During his decades in the General Assembly and at the Department of Justice, Attorney General Roy Cooper has spoken as a champion of open government.
But as reports of misconduct and incompetence at the State Bureau of Investigation have emerged, the sunshine has dimmed at the N.C. Department of Justice.
Cooper oversees the SBI. For months, The News & Observer has asked Cooper's office to release:
FBI audits of the SBI's criminal information system: 77 days and counting.
An internal audit of agency vehicle use: 85 days and counting.
Travel records for a senior SBI official: 22 days and counting.
Cooper noted in an interview this week that his office has provided thousands of pages of public records to The N&O over the past months. He said his office is continuing to work diligently on the requests, which he called voluminous.
"The department has a responsibility to ensure it doesn't risk public safety or break personnel law by improperly releasing criminal investigative files or confidential personnel information or legal work that threatens homeland security data or other public safety issues," Cooper said.
The public records law requires that public agencies must make records available promptly, said Hugh Stevens, a Raleigh lawyer who represents The N&O. Promptly is often defined by circumstances, Stevens said: How voluminous are the records? Where are the records stored? Must they be reviewed in order to redact information that's not considered public?
Stevens said the Attorney General's Office has failed to produce records promptly.
"Are you justified in thinking that there is some stonewalling and some dragging of feet going on here?" Stevens said. "Yes, absolutely, you are justified."
Records handed over
The N&O began investigating the SBI following the exoneration of Greg Taylor by the N.C. Innocence Inquiry Commission in February. Taylor spent 17 years in prison for a Wake County murder that he didn't commit.
Since then, public information officers and lawyers with the Attorney General's Office have made available, and photocopied, thousands of pages of records.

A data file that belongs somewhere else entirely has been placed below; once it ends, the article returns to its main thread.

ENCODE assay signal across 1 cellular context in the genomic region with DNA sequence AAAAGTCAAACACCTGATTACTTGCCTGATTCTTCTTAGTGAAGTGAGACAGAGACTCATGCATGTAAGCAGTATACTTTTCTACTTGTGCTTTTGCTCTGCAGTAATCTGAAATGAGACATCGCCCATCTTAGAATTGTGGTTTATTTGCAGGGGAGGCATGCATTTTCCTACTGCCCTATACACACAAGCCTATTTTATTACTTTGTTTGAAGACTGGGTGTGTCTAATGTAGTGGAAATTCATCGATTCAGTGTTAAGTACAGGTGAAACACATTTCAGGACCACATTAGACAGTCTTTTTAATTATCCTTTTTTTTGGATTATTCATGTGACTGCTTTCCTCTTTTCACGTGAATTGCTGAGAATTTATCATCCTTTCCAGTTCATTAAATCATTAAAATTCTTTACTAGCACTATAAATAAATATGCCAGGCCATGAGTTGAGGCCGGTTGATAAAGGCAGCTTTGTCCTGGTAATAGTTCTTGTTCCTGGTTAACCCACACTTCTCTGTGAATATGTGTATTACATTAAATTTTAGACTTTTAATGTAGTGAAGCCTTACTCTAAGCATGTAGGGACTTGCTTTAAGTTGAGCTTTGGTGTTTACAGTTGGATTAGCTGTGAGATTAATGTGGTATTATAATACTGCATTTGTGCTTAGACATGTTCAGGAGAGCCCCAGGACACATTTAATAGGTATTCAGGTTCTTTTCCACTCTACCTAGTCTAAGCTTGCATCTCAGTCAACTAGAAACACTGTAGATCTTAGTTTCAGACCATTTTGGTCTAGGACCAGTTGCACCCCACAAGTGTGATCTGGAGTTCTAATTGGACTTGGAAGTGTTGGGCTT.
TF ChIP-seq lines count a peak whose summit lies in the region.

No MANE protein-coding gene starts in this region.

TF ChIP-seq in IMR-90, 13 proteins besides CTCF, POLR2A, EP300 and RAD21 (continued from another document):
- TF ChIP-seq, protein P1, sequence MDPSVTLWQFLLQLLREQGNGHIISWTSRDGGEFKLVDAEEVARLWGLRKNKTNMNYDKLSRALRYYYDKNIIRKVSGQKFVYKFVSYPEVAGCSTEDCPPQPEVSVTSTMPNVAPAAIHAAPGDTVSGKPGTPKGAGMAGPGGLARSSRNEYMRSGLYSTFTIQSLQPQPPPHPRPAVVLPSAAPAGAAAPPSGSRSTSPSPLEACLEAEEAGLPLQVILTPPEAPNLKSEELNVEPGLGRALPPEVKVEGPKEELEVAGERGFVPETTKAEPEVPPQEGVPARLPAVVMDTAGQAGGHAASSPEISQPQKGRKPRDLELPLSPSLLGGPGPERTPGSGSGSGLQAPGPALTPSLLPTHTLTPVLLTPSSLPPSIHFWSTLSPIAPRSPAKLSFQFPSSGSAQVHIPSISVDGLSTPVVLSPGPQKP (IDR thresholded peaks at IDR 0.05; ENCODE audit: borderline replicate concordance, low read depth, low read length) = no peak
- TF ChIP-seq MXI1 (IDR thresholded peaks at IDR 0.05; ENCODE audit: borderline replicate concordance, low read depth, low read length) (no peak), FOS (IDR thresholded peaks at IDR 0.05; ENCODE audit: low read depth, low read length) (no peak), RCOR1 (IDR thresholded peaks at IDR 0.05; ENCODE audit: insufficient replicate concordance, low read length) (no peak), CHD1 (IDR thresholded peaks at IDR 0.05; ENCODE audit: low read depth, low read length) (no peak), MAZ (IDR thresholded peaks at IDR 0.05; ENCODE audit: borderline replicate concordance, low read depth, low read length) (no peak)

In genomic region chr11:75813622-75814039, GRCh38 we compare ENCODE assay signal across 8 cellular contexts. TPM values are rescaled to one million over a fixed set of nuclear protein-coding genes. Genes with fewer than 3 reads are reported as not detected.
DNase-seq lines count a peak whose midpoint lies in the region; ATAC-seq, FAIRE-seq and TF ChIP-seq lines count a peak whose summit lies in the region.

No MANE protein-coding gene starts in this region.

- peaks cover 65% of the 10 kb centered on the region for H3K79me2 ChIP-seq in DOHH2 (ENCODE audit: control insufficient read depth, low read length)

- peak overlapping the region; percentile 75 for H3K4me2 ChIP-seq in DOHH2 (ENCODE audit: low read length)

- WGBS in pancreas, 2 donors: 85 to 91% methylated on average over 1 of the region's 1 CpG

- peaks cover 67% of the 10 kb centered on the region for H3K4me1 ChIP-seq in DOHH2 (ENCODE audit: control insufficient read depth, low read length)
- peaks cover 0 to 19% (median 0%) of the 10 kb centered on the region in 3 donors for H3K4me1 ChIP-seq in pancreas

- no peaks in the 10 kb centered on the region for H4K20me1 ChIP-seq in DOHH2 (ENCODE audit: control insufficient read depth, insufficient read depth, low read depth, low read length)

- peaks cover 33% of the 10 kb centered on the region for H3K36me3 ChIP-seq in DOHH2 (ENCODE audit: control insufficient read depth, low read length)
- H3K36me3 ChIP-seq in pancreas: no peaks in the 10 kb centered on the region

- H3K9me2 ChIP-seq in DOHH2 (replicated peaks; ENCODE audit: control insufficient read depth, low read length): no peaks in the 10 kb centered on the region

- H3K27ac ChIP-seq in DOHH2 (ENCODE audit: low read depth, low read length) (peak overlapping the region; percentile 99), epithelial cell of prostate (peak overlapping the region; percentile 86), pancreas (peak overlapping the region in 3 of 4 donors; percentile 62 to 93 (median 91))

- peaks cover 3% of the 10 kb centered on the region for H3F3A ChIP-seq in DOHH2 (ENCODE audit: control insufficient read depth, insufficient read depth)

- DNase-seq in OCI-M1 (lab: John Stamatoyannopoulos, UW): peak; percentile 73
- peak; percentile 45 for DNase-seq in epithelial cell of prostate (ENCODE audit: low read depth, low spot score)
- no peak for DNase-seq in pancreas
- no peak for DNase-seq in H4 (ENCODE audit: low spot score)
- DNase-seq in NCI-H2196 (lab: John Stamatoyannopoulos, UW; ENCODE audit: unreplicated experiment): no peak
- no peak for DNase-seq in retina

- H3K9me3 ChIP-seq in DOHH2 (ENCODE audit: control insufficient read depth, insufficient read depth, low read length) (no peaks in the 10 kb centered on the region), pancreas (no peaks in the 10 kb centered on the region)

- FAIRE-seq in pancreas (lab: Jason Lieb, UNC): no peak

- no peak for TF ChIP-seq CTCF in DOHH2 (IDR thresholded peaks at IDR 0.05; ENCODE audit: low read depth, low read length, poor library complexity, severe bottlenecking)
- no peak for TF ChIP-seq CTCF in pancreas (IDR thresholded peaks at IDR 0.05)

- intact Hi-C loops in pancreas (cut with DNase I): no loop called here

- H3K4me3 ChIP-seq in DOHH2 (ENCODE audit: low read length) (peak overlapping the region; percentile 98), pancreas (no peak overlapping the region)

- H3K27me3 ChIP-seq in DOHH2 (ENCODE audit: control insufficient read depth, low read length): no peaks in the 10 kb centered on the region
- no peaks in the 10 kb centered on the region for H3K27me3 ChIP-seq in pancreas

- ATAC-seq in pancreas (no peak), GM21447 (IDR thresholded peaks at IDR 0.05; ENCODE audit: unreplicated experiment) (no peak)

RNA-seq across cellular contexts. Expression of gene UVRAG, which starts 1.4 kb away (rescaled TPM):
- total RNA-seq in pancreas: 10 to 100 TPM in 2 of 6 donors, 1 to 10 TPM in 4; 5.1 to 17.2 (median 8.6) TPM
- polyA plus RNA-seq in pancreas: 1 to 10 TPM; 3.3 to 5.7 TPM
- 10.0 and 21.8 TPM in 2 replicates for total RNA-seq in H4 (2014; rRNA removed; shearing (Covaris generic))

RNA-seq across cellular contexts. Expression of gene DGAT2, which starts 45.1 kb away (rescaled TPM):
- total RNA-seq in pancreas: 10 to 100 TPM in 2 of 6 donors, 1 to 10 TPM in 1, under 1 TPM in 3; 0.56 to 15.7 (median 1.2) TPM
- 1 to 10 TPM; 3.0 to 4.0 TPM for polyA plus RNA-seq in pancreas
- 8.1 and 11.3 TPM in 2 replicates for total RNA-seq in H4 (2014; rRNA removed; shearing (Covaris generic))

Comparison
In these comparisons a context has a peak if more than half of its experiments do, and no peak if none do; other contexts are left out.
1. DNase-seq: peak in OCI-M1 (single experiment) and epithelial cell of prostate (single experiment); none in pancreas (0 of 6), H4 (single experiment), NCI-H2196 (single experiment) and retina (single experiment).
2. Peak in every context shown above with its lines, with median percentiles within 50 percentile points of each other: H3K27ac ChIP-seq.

The News & Observer used them and other records in August to publish "Agents' Secrets," a four-part series on the SBI that showed some agents bullying vulnerable defendants and some lab analysts pushing past the accepted boundaries of science to please prosecutors. After the series, an outside audit commissioned by Cooper severely criticized the SBI lab for withholding the results of blood tests.
Cooper promised more openness than ever. He said he would turn over all documents to lawyers in cases potentially botched by withheld results of blood tests. He promised to put bureau policies online for all to see. He said he'd consider pushing for a change in the law obliging prosecutors to share all records in criminal cases by making the 2004 law apply retroactively.
This promise of transparency was in character for Cooper, who has long championed sunshine in government.
"Open government is the foundation of freedom," Cooper said in 1995 after shepherding a public records law through the General Assembly.
As attorney general, Cooper published a guide to North Carolina's public records law for the public and state employees.
"The spirit with which public officials work to comply with the law is as important as the law itself," Cooper says in the introduction.
On Monday, Cooper's office published an opinion saying government agencies must release the termination letters of all fired public employees when requested.
Flow has trickled
Despite the promises of openness, the release of records from Cooper's Department of Justice has slowed to a trickle since August.
For example, The N&O requested FBI audits of the SBI's criminal information system on Aug. 25. The Department of Justice said the requested material consisted of 160,000 pages. The newspaper responded that it did not want the tens of thousands of documents that were audited, just the findings. That would consist of a few hundred pages at most.
On Tuesday, Cooper repeated his staff's claim, saying the request consisted of 90,000 pages.
"Everybody is working hard on it," Cooper said. The requests "just keep coming and coming and coming and I'm not complaining about it. I've directed them to respond as quickly as possible and they are going to keep working on it."
It's not just The News & Observer having trouble getting records from Cooper's office.
"My experience with public records requests has not been very good," said Don Carrington, a writer for The Carolina Journal, which is published by the conservative John Locke Foundation. "I usually call [public affairs director] Noelle Talley, who doesn't answer the phone, and then I eventually get an e-mail saying they can't help me."
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